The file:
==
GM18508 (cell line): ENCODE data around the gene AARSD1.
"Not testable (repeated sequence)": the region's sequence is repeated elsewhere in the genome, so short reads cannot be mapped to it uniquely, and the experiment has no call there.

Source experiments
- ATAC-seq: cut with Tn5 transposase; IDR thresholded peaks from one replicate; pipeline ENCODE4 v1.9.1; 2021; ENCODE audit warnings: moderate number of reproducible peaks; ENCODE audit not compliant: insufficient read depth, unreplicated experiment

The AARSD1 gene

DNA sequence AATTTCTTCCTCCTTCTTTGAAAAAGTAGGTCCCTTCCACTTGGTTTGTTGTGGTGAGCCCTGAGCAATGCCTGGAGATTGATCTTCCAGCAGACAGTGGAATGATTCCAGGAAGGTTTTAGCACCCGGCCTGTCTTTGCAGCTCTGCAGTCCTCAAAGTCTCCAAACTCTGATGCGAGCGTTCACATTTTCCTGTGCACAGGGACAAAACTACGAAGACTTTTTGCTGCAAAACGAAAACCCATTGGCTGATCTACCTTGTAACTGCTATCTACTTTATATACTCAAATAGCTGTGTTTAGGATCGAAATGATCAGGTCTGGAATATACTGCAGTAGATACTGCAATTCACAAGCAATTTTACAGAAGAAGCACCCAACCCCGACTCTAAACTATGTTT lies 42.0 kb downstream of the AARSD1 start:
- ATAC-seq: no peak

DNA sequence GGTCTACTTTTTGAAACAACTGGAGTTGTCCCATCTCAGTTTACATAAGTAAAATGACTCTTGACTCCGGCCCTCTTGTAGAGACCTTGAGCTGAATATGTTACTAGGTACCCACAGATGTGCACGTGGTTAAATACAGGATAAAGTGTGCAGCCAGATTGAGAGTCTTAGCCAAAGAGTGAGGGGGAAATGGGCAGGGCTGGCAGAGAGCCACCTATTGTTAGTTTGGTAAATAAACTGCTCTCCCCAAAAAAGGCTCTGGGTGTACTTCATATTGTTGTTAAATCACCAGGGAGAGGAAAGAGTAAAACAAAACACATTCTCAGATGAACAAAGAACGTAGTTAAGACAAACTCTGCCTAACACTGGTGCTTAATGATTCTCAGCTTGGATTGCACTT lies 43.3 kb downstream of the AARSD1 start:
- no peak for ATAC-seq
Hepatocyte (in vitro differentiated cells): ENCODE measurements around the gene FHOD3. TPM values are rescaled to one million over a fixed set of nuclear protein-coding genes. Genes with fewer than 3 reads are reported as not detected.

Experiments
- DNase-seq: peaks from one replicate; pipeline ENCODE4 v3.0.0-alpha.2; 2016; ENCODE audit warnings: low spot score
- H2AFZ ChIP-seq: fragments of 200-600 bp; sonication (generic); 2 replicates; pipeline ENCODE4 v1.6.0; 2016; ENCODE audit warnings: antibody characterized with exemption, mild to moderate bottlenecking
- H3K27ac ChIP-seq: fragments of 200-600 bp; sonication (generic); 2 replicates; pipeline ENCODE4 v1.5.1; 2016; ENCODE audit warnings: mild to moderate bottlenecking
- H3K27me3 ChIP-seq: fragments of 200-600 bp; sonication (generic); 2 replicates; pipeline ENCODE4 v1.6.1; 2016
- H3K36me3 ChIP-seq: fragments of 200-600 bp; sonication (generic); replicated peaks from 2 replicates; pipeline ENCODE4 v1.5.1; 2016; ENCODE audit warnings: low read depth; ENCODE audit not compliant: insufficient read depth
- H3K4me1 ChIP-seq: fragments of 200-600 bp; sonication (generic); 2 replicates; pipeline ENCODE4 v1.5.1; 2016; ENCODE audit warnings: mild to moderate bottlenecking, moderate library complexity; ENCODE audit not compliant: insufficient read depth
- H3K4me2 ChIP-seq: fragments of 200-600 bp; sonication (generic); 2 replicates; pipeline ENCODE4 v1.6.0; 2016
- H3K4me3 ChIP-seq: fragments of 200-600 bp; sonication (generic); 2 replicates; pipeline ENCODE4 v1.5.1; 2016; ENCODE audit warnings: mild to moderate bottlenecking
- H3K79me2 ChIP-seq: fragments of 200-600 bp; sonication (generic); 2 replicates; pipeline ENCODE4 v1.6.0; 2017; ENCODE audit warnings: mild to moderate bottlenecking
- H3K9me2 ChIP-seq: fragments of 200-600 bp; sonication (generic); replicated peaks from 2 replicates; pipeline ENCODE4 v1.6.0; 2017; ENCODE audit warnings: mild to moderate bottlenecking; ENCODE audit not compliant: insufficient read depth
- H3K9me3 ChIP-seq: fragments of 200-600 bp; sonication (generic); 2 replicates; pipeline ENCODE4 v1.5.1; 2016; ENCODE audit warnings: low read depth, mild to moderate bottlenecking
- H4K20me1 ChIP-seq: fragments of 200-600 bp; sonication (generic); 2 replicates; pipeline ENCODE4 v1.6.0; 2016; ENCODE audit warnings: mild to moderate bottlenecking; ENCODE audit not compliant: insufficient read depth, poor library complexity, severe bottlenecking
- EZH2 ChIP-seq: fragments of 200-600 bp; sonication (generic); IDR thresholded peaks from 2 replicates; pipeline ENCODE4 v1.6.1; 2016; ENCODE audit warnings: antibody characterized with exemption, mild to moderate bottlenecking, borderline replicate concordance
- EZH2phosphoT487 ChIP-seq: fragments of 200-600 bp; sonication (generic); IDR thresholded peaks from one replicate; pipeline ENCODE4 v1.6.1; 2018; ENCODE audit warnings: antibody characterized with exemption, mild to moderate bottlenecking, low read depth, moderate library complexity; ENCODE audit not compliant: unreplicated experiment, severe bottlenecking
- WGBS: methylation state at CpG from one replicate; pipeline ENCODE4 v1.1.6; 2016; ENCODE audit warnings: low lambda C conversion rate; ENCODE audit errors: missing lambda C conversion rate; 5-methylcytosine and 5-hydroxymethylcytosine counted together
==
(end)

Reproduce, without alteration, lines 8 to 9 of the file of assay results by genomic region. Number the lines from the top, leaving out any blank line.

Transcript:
DNA sequence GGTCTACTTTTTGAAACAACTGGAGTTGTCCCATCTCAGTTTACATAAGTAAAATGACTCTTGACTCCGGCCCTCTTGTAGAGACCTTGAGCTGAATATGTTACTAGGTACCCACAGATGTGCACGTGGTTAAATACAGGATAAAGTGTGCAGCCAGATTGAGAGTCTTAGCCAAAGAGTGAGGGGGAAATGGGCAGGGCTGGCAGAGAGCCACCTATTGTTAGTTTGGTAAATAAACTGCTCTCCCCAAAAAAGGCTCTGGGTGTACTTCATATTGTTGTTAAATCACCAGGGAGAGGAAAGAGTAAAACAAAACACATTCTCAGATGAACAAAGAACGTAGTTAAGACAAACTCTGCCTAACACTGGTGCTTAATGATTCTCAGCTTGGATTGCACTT lies 43.3 kb downstream of the AARSD1 start:
- no peak for ATAC-seq